Mother of the Forest

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The Mother of the Forest (667 BCE – 1854 CE) was an ancient and huge Sequoiadendron tree. The tree lived in the Sierra Nevada Mountains in eastern central California, United States.[1] The dead tree's remains are within the Calaveras Grove of Big Trees State Park, in Calaveras County, California.

History[edit]

Stereoscopic photograph of the Mother of the Forest, taken by Robert N. Dennis

The tree was said to stretch 321 feet (98 m) into the air (which is unlikely, as this would make it 35 feet taller than the tallest tree on the list of largest giant sequoias), with a girth of 90 feet (27 m) at ground level. It was the largest of 92 giant sequoias growing in the valley in 1852 when a man named George Gale discovered the massive tree.[2] In 1854 he had the bark stripped from the trunk.[1] Gale named the massive tree the "Mother of the Forest" before he sent men to strip the tree of its bark. Once the bark was removed, the tree did not survive for long. In 1908, a fire that swept through the area burned away much of what was left of the tree.[3]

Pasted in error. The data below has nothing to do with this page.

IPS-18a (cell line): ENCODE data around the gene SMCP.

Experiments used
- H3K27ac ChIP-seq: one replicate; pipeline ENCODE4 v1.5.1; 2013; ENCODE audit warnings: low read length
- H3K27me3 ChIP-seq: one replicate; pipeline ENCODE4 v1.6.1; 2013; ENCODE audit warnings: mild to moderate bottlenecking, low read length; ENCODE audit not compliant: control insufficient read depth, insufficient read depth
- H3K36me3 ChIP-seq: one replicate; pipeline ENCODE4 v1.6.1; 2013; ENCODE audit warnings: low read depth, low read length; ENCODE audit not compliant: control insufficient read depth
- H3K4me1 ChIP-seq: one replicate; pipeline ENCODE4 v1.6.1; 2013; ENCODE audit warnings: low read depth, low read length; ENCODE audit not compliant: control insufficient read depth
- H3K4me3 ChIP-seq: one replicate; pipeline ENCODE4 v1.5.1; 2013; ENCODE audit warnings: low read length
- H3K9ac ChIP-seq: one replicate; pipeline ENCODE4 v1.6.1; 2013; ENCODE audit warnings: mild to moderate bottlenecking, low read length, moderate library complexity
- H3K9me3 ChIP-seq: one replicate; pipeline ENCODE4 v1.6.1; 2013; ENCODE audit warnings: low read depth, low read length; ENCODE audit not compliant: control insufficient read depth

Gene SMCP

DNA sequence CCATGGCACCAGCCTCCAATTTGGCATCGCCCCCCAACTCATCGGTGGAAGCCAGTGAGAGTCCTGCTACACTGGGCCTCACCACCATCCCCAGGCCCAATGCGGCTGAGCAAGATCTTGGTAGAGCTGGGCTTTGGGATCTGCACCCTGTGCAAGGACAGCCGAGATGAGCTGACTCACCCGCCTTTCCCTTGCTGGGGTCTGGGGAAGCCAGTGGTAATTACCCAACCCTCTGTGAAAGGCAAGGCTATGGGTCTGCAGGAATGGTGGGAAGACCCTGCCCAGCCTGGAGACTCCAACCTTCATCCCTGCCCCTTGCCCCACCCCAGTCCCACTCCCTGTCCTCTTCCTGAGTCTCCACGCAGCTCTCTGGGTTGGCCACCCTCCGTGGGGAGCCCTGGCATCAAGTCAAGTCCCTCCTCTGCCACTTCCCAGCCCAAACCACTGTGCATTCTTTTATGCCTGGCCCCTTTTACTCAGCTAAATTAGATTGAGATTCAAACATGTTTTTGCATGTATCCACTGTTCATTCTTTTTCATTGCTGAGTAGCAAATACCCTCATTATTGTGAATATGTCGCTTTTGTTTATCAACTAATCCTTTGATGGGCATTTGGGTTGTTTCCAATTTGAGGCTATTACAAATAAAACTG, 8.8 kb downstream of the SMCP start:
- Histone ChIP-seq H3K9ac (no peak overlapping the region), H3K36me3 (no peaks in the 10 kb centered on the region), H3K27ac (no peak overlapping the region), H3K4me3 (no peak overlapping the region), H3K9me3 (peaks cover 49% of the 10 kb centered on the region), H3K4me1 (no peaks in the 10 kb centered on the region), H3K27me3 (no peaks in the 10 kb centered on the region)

The massive tree had thick bark, 2 feet (0.61 m) thick in some spots, which Gale had stripped. Gale toured with the bark, showing it off to crowds.

Present day[edit]

To this day, what is left of Mother of the Forest stands as a large fire-blackened snag along the loop trail through the North Grove, at the far end of the loop. Saw marks made when the bark was cut away are still visible on the trunk, which stands over 100 feet tall. Gale sent samples of the tree to foresters in the east where it was discovered to be 2,520 years old.[citation needed]

See also[edit]

References[edit]

Specific citations
  1. ^ a b USFS (1900). Report on the Big Trees of California. Original from the University of Michigan: Govt. Print. Off. p. 13. 
  2. ^ Hartesveldt, Richard J. (1975). THE GIANT SEQUOIA OF THE SIERRA NEVADA. U.S. Department of the Interior, National Park Service. p. 3. 
  3. ^ Hawken, Paul (2007). Blessed unrest: how the largest movement in the world came into being, and why no one saw it coming. Viking. ISBN 978-0143113652. 
General references
  • Hutchings, J.M., 1886. In the Heart of the Sierras: page 223.
  • Palmquist, Peter E., and Thomas R. Kailbourn. Pioneer Photographers of the Far West: A Biographical Dictionary, 1840–1865. Stanford, Calif: Stanford University Press, 2000.